Around the overrun state mental-health campus in Las Vegas, staff psychologists sometimes called the decision to relieve overcrowding via a one-way bus ticket “Greyhound therapy.”
It wasn’t considered cruel or controversial but was understood to be a realistic way of opening precious bed space in a state with a booming need and a draconian history of public mental-health service. Patients from out of state were stabilized, then escorted to the downtown bus station, handed a one-way ticket, and occasionally a sack lunch, and sent packing back to their town of origin.
What was sure to seem callous to outsiders was under the circumstances deemed the most humane way to keep down costs and treat patients with serious mental disorders such as schizophrenia. Despite inviting millions of tourists to come drink and gamble away their blues, a new lawsuit alleges Nevada officials were neither equipped nor motivated to treat the resulting human wreckage.
More progressive states might call such action a scandal, but in libertarian Nevada it was business as usual. And the business of transporting clinically depressed and mentally ill patients to other jurisdictions continued apace until March according to a spokeswoman for Nevada’s health agency, when the Sacramento Bee reported that mentally troubled James Flavy Coy Brown had been sent from the Rawson-Neal Psychiatric Hospital in Las Vegas to the California state capital.
Trouble is, Brown didn’t have family in Sacramento. It took days before his closest relative was able to come to his side.
Brown ended up safe, but he also became a symbol of what some critics have called Nevada’s legacy of unabashed neglect of the mentally ill.
In keeping with a long tradition of denial in the face of bruising facts, Nevada Gov. Brian Sandoval’s office at first denied a problem even existed. Then he downplayed the matter and issued a standard political bromide: “Let me be clear, improperly discharging one patient is one patient too many. I take the concerns regarding Rawson-Neal Psychiatric Hospital very seriously, and it is not the policy of the State of Nevada to engage in ‘patient dumping’ as has been alleged by some. Rather, patients have a right, and a desire, to return home to their friends and families.”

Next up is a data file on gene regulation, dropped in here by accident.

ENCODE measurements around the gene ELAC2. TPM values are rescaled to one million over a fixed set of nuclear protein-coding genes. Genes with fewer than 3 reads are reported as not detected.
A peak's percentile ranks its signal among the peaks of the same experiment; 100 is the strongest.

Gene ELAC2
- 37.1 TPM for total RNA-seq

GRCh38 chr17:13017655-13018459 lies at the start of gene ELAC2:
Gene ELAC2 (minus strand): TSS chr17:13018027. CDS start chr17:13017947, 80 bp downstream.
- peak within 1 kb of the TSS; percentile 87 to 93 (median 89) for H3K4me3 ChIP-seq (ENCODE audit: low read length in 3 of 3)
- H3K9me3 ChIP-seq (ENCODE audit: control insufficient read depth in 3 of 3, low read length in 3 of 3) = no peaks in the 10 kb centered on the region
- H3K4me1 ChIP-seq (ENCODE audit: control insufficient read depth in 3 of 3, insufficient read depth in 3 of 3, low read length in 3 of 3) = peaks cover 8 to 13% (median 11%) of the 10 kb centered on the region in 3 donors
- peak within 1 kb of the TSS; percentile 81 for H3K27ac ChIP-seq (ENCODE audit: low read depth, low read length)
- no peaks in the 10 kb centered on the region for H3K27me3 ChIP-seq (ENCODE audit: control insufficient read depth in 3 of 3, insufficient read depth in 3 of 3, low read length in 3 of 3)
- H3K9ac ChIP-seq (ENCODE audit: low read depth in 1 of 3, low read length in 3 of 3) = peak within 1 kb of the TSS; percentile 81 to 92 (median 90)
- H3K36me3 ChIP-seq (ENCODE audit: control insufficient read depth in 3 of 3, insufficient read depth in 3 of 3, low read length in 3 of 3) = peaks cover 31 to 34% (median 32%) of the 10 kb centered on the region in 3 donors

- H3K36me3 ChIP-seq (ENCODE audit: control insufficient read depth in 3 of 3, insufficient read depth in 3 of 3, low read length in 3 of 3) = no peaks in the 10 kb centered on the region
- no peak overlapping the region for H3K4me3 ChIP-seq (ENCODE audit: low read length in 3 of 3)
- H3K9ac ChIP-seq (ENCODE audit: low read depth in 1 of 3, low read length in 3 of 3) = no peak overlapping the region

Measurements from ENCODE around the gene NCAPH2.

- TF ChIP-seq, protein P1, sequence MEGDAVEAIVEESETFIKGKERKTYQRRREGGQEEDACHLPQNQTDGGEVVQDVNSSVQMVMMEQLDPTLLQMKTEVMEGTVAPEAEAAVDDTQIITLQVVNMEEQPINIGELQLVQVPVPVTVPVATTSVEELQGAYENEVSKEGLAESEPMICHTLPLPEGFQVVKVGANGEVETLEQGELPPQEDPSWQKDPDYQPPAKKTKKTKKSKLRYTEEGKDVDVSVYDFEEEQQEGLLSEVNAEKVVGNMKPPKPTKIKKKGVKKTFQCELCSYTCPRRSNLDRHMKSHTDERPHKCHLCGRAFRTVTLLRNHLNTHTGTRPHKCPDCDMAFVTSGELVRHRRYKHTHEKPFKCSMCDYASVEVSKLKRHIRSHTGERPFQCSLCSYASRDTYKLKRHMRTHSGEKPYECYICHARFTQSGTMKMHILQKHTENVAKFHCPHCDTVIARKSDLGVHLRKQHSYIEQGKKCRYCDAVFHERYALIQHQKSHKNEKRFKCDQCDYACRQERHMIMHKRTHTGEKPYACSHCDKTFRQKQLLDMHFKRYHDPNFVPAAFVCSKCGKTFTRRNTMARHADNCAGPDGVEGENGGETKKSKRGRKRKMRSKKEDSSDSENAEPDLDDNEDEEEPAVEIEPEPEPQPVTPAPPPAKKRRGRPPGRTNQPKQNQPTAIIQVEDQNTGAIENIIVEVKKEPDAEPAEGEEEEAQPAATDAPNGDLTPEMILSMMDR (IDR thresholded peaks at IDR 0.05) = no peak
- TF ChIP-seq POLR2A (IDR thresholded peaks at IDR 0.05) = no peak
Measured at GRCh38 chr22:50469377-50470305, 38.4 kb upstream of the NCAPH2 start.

But as the days and stories continued, it became clearer the issue wasn’t going to fade into the state’s rear-view mirror. When the Bee reported that some 1,500 patients were given Greyhound therapy since July 2008, Sandoval’s spin team shifted gears. Denial morphed into looks of concern. By July, Sandoval was wringing his hands and state Department of Health and Human Services chief Mike Willden chided legislators for dragging their feet. By then, a joint commission analyzing the Rawson-Neal complex had announced it was calling for a “preliminary denial of accreditation,” a move that threatened the facility’s federal funding and future.
Perhaps in other states such an obvious issue would take on great political weight for a governor nearing the end of his first term, especially one who has been touted by national GOP officials as potential vice-presidential material. But although state Democratic Party mechanics continue to use Sandoval’s evolving focus on the state’s mental-health crisis to ankle-bite the popular governor, they have yet to find a viable challenger for the upcoming 2014 campaign.
Under the threat of losing precious Medicaid receiver status for its facilities, in August a Nevada legislative panel unanimously approved $2.1 million in emergency spending to improve the quality of care at state mental-health facilities in Las Vegas and outside Reno.
By its shabby standards, Nevada had been getting downright generous in its mental-health funding. A $4 million bump was seen as a bright sign for a state ranked 41st in funding. Senate Finance Committee chairwoman Debbie Smith, a Washoe County Democrat, expressed the frustration felt by many when she shrugged, “We just have to acknowledge the fact that we need more money.”
Increased funding was not forthcoming until the Bee began stinging the issue and raising welts at the governor’s office. The issue has since gained traction with Nevada reporters.
So far, the popular and well-connected Sandoval hasn’t yet attracted a credible Democratic challenger. In a state dominated by a few political kingmakers and with campaigns underwritten by a handful of major players, it’s likely to take more than a scandalous state of mental health to generate a gubernatorial horse race.
But the issue isn’t going away any time soon—not with San Francisco City Attorney Dennis Herrera filing a September lawsuit against the state and its mental-health administrators. Herrera is seeking to have the city reimbursed for its care of indigent patients it claims were dumped there by Nevada.
The Bee’s enterprise reporting caused a stir, but its review extended back only a few years. Former staff psychologist Ed Loughlin, who served at the southern Nevada facility from 1975 to ’93, recalled patients being taken to the downtown bus terminal throughout his tenure.
“It’s been going on a long, long time,” he said. ““They got a ticket and perhaps a lunch. I don’t recall. They were just driven down to the bus station and dropped off.”
And the reason for the Greyhound therapy?
“We always had a full house,” he said.
Meanwhile, Nevada officials were so flummoxed by the criticism of the state’s supposedly spartan mental-health system that they couldn’t resist lashing out at California when it was discovered that a single patient was transported from the Golden State to the Silver State. The find made the recent running tally something like 1,500 to one.
Take that, California.